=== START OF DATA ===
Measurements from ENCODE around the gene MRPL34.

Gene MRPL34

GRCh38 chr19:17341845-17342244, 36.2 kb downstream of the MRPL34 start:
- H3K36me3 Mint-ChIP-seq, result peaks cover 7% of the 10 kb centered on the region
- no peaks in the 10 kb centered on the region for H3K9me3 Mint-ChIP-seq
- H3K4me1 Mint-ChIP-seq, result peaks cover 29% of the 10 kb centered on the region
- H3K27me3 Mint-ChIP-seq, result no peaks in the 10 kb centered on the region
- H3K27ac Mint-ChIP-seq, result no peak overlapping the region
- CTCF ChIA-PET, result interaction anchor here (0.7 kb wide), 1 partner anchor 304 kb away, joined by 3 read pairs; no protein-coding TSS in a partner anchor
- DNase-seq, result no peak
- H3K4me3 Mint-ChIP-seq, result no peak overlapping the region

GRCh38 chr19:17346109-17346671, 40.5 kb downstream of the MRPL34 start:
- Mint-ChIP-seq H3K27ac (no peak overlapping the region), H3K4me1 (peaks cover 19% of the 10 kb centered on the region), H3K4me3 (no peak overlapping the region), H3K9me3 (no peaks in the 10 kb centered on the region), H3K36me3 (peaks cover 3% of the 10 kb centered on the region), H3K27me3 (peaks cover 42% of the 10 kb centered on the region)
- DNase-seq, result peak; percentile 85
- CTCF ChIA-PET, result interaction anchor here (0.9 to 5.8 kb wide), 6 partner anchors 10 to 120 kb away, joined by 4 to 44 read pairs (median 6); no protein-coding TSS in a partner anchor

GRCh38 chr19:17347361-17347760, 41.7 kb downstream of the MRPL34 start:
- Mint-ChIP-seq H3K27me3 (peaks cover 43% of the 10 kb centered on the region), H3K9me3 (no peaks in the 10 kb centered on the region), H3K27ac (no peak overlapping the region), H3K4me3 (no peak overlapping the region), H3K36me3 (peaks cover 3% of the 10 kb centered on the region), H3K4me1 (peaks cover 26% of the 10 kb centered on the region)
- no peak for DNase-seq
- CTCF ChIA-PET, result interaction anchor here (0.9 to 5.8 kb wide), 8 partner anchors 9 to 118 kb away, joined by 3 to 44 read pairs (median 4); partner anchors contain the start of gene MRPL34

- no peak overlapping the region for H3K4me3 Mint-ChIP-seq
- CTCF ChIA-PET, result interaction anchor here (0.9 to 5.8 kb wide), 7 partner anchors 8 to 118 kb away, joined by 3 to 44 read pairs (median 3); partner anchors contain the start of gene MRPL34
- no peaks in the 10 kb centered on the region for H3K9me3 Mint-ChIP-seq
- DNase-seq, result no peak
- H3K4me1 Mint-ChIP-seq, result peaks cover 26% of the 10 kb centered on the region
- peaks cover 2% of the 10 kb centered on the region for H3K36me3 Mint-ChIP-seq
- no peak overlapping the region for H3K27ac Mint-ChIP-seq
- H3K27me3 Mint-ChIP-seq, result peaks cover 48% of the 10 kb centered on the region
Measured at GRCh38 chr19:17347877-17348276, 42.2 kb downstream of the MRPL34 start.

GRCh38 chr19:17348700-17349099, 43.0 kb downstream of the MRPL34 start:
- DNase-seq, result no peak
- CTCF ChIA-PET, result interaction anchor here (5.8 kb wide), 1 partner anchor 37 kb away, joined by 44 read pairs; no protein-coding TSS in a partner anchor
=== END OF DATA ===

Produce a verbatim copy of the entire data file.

Measurements from ENCODE around the gene MRPL34.

Gene MRPL34

GRCh38 chr19:17341845-17342244, 36.2 kb downstream of the MRPL34 start:
- H3K36me3 Mint-ChIP-seq, result peaks cover 7% of the 10 kb centered on the region
- no peaks in the 10 kb centered on the region for H3K9me3 Mint-ChIP-seq
- H3K4me1 Mint-ChIP-seq, result peaks cover 29% of the 10 kb centered on the region
- H3K27me3 Mint-ChIP-seq, result no peaks in the 10 kb centered on the region
- H3K27ac Mint-ChIP-seq, result no peak overlapping the region
- CTCF ChIA-PET, result interaction anchor here (0.7 kb wide), 1 partner anchor 304 kb away, joined by 3 read pairs; no protein-coding TSS in a partner anchor
- DNase-seq, result no peak
- H3K4me3 Mint-ChIP-seq, result no peak overlapping the region

GRCh38 chr19:17346109-17346671, 40.5 kb downstream of the MRPL34 start:
- Mint-ChIP-seq H3K27ac (no peak overlapping the region), H3K4me1 (peaks cover 19% of the 10 kb centered on the region), H3K4me3 (no peak overlapping the region), H3K9me3 (no peaks in the 10 kb centered on the region), H3K36me3 (peaks cover 3% of the 10 kb centered on the region), H3K27me3 (peaks cover 42% of the 10 kb centered on the region)
- DNase-seq, result peak; percentile 85
- CTCF ChIA-PET, result interaction anchor here (0.9 to 5.8 kb wide), 6 partner anchors 10 to 120 kb away, joined by 4 to 44 read pairs (median 6); no protein-coding TSS in a partner anchor

GRCh38 chr19:17347361-17347760, 41.7 kb downstream of the MRPL34 start:
- Mint-ChIP-seq H3K27me3 (peaks cover 43% of the 10 kb centered on the region), H3K9me3 (no peaks in the 10 kb centered on the region), H3K27ac (no peak overlapping the region), H3K4me3 (no peak overlapping the region), H3K36me3 (peaks cover 3% of the 10 kb centered on the region), H3K4me1 (peaks cover 26% of the 10 kb centered on the region)
- no peak for DNase-seq
- CTCF ChIA-PET, result interaction anchor here (0.9 to 5.8 kb wide), 8 partner anchors 9 to 118 kb away, joined by 3 to 44 read pairs (median 4); partner anchors contain the start of gene MRPL34

- no peak overlapping the region for H3K4me3 Mint-ChIP-seq
- CTCF ChIA-PET, result interaction anchor here (0.9 to 5.8 kb wide), 7 partner anchors 8 to 118 kb away, joined by 3 to 44 read pairs (median 3); partner anchors contain the start of gene MRPL34
- no peaks in the 10 kb centered on the region for H3K9me3 Mint-ChIP-seq
- DNase-seq, result no peak
- H3K4me1 Mint-ChIP-seq, result peaks cover 26% of the 10 kb centered on the region
- peaks cover 2% of the 10 kb centered on the region for H3K36me3 Mint-ChIP-seq
- no peak overlapping the region for H3K27ac Mint-ChIP-seq
- H3K27me3 Mint-ChIP-seq, result peaks cover 48% of the 10 kb centered on the region
Measured at GRCh38 chr19:17347877-17348276, 42.2 kb downstream of the MRPL34 start.

GRCh38 chr19:17348700-17349099, 43.0 kb downstream of the MRPL34 start:
- DNase-seq, result no peak
- CTCF ChIA-PET, result interaction anchor here (5.8 kb wide), 1 partner anchor 37 kb away, joined by 44 read pairs; no protein-coding TSS in a partner anchor